While the visual effect of seeing English words amid a Chinese text disappears in the English translation, Goodman deftly captures the multilingual qualities of Lok’s poetics nonetheless. In “Tracks of Emotion,” Lok cites the English lyrics to Vanessa Williams’ “Save the Best for Last” in an otherwise Cantonese poem set in the train station. In Goodman’s translation, her use of the word “tracks” becomes an instance of clever wordplay, as it refers to both song tracks and train tracks. In other poems, rhymes in the English beautifully echo or complement the original Chinese: “I am low as a cello” and “I am slayed, I rot / powerless whether I love or not” are two instances. The book itself, which is printed in parallel texts, speaks to the multivalences that translation can expose—as does the Hong Kong Atlas series, the first to exclusively spotlight Hong Kong poetry in translation.

Click here for the review in full.

Red Pine Interview at Emergence

Emergence Magazine has published an interview with Bill Porter, a/k/a Red Pine, renowned travel writer and translator of classical Chinese poetry.

The interview covers his early interest in China and poetry, and his beginnings as a translator, as well as some of his understanding of translation:

Around thirteen or fourteen years ago, I was invited to a conference on Chinese poetry at a college in Boston called Simmons College. They asked me to give a talk or write a paper about translation, and I had never, ever thought about what I do. You know, you do something, and you don’t know how you do it. That’s when I thought: what am I doing? And that’s when I realized—the metaphor I came up with was this dance metaphor. I see this beautiful woman dancing on a dance floor, and her dance is just so entrancing. I want to dance with her, but I’m deaf. I don’t hear the music. I just see the results of her hearing the music. So, I go on the dance floor, and I try to dance with her. Obviously, I can’t dance across the room. That’s not very rewarding. Also, I can’t put my English feet on top of her Chinese feet to emulate her dance, which is what a lot of people think translation is. You know, it’s accurate, literal, but it kills the dance. But you have to dance close enough to pick up the energy, especially when you’re deaf and you’re not hearing where this stuff is coming from. That, to me, is what translation is about for Chinese poetry. Every day that I go up on the dance floor to dance with that same dance, I’m going to do it differently. And there’s good days and bad days. It could always be better and will always be different, every time I go up on the dance floor. But, I discovered that’s what I like to do. I like to translate.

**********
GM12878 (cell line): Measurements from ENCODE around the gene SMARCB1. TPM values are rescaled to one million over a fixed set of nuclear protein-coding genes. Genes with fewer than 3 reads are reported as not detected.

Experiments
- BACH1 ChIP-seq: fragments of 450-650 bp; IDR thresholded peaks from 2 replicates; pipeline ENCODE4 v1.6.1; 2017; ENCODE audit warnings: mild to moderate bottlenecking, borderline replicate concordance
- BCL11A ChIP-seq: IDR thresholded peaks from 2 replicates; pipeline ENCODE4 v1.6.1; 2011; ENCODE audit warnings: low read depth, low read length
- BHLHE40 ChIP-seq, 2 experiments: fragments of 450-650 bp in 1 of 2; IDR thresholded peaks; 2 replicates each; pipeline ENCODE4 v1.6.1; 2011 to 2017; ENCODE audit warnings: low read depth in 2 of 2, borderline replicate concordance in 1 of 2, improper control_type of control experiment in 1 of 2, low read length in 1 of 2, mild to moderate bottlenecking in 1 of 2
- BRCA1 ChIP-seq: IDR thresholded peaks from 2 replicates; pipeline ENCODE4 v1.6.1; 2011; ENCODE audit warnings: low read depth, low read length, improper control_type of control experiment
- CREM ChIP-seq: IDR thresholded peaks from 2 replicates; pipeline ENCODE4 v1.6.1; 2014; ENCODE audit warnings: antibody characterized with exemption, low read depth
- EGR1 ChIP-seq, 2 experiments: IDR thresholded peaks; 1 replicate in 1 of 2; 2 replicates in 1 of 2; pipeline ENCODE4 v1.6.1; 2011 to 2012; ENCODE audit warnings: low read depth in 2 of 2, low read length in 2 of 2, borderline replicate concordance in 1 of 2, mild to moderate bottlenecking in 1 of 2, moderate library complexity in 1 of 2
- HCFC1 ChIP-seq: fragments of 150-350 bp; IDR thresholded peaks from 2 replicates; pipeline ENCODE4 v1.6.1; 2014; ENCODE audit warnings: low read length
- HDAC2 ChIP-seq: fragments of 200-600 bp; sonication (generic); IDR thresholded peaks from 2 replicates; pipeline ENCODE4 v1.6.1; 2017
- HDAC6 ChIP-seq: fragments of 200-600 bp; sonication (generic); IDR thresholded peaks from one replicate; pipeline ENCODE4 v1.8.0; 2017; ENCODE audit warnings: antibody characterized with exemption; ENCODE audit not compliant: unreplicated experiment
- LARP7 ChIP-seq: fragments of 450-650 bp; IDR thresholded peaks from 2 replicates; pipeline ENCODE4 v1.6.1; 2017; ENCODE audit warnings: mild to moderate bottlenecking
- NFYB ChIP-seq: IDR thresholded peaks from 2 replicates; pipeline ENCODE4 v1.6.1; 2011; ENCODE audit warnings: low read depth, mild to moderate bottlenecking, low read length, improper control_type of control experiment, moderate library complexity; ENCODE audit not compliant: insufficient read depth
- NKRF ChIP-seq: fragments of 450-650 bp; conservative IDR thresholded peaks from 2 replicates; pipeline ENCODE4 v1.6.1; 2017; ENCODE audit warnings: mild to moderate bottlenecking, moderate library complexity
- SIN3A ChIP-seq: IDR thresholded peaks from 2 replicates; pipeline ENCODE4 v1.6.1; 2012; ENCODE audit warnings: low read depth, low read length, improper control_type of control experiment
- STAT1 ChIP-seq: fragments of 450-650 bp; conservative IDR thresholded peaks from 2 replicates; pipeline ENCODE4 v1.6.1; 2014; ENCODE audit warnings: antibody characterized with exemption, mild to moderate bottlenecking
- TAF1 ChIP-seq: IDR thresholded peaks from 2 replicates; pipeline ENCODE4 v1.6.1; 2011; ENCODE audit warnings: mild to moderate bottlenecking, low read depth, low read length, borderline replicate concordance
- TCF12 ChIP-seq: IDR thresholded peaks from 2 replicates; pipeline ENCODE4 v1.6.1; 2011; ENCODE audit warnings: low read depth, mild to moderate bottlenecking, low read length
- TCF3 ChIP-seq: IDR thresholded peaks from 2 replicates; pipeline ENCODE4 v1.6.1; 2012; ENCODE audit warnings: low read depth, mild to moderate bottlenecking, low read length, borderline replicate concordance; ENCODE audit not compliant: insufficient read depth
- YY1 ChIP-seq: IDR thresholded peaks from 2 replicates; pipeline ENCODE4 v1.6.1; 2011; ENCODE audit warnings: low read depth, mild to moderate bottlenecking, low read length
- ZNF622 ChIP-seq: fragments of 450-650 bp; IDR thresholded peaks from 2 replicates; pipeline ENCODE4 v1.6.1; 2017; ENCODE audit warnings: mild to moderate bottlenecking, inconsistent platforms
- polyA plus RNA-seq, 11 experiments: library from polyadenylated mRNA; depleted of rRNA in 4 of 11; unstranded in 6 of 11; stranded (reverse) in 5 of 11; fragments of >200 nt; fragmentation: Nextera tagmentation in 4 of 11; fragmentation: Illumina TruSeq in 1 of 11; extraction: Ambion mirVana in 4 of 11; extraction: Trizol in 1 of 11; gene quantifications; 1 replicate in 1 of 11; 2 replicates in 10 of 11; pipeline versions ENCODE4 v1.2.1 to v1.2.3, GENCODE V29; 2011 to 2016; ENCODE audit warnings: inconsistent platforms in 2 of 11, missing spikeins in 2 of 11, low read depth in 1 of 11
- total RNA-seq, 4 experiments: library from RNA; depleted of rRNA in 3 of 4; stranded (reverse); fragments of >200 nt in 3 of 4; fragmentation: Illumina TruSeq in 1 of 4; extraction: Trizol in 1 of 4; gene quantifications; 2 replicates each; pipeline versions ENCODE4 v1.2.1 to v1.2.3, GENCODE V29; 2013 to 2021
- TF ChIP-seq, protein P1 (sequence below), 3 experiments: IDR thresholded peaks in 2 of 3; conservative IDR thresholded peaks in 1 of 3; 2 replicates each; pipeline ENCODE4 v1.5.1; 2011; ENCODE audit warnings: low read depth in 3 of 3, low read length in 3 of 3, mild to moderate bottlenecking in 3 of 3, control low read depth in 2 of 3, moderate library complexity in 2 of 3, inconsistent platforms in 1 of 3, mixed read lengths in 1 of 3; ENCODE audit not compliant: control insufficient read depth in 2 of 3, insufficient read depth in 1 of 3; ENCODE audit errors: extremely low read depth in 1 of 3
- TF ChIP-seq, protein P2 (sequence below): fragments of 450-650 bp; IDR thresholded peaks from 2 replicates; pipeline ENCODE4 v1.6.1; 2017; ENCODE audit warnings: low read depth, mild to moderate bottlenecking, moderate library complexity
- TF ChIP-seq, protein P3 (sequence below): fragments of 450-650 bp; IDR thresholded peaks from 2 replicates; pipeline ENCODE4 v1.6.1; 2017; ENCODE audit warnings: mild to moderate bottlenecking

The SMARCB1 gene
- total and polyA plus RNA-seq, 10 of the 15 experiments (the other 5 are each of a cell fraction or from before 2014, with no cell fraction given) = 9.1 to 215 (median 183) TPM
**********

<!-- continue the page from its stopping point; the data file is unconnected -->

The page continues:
People ask me, “Well, don’t you write poetry too?” I would never have the chutzpah to get on the dance floor by myself because I don’t hear any music. But, I’m really attracted to the feeling of dancing with somebody else. I would never dance alone. But that’s what I do—I translate. I dance with people.

I was at that conference at Simmons–it was the first time I met Bill (and many others in the Chinese poetry world). His essay on translation, “Dancing with the Dead,” has since appeared in a couple other places, but I published the version as he read it at the Simmons conference when I edited CipherJournal.

Click here read the interview in full.

“Tiananmen Thirty Years On” feature at Cha

Announcing the June/July issue of Cha: An Asian Literary Journal, the “Tiananmen Thirty Years On” feature, edited by Tammy Lai-Ming Ho and Lucas Klein, along with a special feature of poems by and in mourning of Meng Lang 孟浪.

The following CONTRIBUTORS have generously allowed us to showcase their work:

❀ REMEMBRANCES
Tammy Lai-Ming Ho, Gregory Lee, Ding Zilin (translated by Kevin Carrico), Andréa Worden, Shuyu Kong (with translations of poems by Colin Hawes), Ai Li Ke, Anna Wang, and Sara Tung

❀ POETRY
Bei Dao (translated by Eliot Weinberger), Duo Duo (translated by Lucas Klein), Liu Xiaobo (translated by Ming Di), Xi Chuan (translated by Lucas Klein), Yang Lian (translated by Brian Holton), Xi Xi (translated by Jennifer Feeley), Meng Lang (translated by Anne Henochowicz), Lin Zhao (translated by Chris Song), Liu Waitong (translated by Lucas Klein), Chan Lai Kuen (translated by Jennifer Feeley), Mei Kwan Ng (translated by the author), Yibing Huang (translated by the author), Ming Di (translated by the author), Anthony Tao, Aiden Heung, Kate Rogers, Ken Chau, Ilaria Maria Sala, Ian Heffernan, Reid Mitchell, Lorenzo Andolfatto, Joseph T. Salazar

❀ ESSAYS
Scott Savitt, Wang Dan (translated by Karl Lund), Hoi Leung, Louisa Lim, Jeff Wasserstrom, Lian-Hee Wee, Jed Lea-Henry, Jason G. Coe, and Guo Ting

❀ INTERVIEW
Han Dongfang and Lucas Klein

❀ FICTION
Boshun Chan (translated by Garfield Chow, Stephanie Leung and Felix Lo) and Christopher New

❀ PHOTOGRAPHY & ART
Daniel Garrett and Anonymous

❀ MENG LANG
Denis Mair, Meng Lang (translated by Denis Mair), Liu Waitong (translated by Lucas Klein), Jacky Yuen (translated by Nick Admussen), Tang Siu Wa (translated by Jennifer Feeley), Kwan Tin Lam (translated by Eleanor Goodman)

Click on the link above to read the issue in full.